Law and emotional belonging. The doubleness of inclusion and exclusion in Swiss mixed-gender swimming classes
In a judgment that attracted much media attention, the European Court of Human Rights (Court) ruled on 10 January 2017 that obligatory mixed-gender swimming for schoolgirls against the will of their Muslim parents did not violate the right to religious freedom, because the obligation was justified given its integration function. However, the applicants’ claim that such an obligation undermines their sense of belonging to Switzerland was left without reply in the government’s response and the Court’s judgment. This article asks whether and how the Court could have included the applicants’ ‘affective’ claim in its considerations on integration. More broadly, the article aims to discern the Court’s general approach to emotional claims of belonging and where it might be improved. It is argued, drawing from empirical findings in the social sciences, that there is a non-linear relation between different processes of integration. These findings show that while performing an act might improve someone’s cultural integration, it might diminish their emotional integration. The Court should be more aware of these complexities when using the term ‘integration’, as its current linear understanding of integration tends to overlook the importance of belonging.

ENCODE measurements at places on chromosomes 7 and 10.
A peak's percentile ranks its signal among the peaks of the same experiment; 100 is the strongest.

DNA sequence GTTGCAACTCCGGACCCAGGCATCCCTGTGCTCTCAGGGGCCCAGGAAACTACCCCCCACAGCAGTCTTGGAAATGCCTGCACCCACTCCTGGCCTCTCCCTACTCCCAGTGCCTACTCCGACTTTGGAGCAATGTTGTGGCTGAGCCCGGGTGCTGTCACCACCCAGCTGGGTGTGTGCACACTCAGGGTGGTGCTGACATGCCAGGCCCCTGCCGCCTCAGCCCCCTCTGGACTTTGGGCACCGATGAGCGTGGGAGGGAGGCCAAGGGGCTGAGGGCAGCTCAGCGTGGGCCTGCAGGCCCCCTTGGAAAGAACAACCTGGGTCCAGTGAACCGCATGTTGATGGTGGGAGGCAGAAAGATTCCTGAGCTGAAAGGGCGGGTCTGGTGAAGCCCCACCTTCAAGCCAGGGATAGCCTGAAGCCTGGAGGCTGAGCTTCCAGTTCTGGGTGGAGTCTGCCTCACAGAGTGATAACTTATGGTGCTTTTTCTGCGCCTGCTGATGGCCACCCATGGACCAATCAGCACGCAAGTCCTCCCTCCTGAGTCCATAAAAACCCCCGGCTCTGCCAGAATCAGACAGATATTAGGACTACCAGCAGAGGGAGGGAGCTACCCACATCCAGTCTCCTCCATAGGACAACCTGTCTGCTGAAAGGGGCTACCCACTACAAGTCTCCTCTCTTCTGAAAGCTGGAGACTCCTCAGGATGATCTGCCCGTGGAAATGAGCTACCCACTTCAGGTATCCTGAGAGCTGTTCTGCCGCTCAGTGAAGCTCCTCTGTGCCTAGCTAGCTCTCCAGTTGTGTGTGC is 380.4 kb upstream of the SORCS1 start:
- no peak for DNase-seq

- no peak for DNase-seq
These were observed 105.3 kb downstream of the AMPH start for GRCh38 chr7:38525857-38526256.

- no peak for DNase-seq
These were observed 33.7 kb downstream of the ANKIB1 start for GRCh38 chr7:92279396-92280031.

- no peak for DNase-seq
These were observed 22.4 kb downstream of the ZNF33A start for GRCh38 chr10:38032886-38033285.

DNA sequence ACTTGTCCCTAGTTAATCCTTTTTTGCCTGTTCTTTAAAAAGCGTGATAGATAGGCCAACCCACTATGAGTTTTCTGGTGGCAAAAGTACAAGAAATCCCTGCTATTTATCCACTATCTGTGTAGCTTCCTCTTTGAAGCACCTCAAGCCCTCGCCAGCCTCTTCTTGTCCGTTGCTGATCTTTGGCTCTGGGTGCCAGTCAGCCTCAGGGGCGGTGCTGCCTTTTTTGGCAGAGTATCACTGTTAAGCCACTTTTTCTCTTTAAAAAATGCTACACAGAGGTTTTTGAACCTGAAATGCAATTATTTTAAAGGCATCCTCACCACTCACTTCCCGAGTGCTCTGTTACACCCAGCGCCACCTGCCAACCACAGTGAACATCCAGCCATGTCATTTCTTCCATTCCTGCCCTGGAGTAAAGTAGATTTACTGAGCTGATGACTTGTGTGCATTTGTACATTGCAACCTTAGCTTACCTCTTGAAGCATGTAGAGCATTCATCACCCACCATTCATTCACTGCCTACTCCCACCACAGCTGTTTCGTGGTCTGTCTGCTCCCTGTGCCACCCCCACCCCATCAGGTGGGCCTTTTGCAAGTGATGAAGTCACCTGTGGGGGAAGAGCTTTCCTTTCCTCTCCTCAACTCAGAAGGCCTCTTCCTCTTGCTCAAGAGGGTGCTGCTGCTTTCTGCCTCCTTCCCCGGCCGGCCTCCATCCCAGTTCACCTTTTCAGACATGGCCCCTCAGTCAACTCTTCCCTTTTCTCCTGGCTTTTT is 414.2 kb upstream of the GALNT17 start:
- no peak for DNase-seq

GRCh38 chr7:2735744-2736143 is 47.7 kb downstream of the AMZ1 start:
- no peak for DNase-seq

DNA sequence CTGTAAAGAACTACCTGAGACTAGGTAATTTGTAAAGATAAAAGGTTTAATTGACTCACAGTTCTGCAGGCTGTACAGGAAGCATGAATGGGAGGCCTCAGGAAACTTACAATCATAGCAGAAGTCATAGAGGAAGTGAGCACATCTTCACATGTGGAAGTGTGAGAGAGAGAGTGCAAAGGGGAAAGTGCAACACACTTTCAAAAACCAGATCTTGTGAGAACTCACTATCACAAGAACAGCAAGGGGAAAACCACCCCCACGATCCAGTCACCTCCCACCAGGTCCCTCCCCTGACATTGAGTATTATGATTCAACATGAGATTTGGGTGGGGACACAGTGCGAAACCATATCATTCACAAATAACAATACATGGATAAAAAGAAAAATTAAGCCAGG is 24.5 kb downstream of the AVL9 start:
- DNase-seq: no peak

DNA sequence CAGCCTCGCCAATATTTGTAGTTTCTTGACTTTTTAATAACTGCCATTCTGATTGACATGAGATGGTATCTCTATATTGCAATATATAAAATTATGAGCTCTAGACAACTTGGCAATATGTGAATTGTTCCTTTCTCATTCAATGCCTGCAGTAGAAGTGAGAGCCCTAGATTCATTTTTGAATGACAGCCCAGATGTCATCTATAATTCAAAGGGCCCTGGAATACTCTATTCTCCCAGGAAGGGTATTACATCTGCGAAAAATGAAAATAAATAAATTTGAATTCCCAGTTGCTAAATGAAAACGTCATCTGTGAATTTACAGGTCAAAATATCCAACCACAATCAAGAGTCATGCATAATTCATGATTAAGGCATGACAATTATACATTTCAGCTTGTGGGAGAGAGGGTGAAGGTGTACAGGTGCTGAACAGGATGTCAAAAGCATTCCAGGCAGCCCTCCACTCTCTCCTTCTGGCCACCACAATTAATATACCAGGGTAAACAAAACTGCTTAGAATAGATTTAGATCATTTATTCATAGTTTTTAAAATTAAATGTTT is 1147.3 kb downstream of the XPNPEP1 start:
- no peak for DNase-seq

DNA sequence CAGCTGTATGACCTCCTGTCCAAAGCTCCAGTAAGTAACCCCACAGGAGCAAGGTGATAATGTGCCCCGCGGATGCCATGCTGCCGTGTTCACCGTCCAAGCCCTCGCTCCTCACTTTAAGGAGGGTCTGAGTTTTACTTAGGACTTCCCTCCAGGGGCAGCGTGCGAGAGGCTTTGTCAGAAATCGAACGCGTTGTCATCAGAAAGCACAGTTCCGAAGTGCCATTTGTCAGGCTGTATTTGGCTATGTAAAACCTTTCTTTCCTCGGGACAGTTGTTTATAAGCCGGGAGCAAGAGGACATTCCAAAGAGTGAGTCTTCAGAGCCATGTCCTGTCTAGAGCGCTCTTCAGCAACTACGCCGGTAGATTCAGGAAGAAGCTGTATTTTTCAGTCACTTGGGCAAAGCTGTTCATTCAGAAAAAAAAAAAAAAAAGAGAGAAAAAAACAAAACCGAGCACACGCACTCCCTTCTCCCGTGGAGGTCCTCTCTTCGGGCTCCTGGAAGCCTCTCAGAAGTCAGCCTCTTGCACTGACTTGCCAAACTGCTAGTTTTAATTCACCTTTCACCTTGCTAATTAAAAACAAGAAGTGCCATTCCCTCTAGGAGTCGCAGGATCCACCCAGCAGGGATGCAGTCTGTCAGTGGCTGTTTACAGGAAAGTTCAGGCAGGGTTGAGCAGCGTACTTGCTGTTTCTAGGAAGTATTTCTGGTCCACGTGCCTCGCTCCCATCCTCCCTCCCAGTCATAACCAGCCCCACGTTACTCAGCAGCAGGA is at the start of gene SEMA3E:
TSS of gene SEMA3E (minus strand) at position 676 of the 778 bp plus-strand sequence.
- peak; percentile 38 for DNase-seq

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Document Type: Research Article
Affiliations: Department of Law, European University Institute, Florence, Italy
Publication date: July 3, 2020